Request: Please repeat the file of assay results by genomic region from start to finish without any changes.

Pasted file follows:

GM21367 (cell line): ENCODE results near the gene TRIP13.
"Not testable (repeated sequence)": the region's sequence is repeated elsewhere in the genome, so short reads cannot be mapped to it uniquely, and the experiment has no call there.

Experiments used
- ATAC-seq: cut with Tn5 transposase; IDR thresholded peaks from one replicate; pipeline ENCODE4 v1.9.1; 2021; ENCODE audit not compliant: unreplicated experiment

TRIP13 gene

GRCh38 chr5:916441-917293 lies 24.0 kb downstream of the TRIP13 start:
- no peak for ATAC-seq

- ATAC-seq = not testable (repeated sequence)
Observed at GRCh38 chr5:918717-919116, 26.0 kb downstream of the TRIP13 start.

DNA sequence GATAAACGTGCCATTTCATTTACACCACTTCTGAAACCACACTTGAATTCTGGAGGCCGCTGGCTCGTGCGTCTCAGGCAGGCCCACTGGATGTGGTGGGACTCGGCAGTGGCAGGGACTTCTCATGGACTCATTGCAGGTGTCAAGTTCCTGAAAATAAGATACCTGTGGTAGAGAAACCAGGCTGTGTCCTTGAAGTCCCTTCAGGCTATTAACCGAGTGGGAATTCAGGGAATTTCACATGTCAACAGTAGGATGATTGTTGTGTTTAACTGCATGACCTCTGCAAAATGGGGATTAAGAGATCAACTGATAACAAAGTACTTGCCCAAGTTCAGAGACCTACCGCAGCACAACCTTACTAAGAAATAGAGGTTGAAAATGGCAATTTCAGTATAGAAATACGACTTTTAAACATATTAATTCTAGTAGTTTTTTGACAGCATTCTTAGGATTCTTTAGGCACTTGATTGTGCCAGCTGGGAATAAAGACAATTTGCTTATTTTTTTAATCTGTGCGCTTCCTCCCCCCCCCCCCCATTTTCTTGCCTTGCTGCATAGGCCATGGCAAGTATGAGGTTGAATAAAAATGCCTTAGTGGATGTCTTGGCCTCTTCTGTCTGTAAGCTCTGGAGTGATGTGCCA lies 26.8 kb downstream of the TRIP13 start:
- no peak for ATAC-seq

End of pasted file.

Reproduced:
GM21367 (cell line): ENCODE results near the gene TRIP13.
"Not testable (repeated sequence)": the region's sequence is repeated elsewhere in the genome, so short reads cannot be mapped to it uniquely, and the experiment has no call there.

Experiments used
- ATAC-seq: cut with Tn5 transposase; IDR thresholded peaks from one replicate; pipeline ENCODE4 v1.9.1; 2021; ENCODE audit not compliant: unreplicated experiment

TRIP13 gene

GRCh38 chr5:916441-917293 lies 24.0 kb downstream of the TRIP13 start:
- no peak for ATAC-seq

- ATAC-seq = not testable (repeated sequence)
Observed at GRCh38 chr5:918717-919116, 26.0 kb downstream of the TRIP13 start.

DNA sequence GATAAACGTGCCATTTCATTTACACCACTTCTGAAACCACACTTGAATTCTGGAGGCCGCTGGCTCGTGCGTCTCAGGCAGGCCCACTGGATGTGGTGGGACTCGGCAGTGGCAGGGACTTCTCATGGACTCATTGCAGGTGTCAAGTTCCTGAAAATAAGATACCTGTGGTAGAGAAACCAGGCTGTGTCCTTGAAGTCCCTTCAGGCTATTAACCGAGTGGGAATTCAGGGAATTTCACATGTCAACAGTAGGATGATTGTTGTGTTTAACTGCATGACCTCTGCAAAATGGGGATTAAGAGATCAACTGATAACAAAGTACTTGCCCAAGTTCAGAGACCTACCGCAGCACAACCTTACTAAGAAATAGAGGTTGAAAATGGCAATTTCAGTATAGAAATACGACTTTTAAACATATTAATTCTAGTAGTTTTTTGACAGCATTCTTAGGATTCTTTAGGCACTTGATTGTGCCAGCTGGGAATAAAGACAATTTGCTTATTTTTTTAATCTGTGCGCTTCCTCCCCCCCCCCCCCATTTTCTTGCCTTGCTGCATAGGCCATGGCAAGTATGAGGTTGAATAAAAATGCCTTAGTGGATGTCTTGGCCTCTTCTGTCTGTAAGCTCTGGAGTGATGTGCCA lies 26.8 kb downstream of the TRIP13 start:
- no peak for ATAC-seq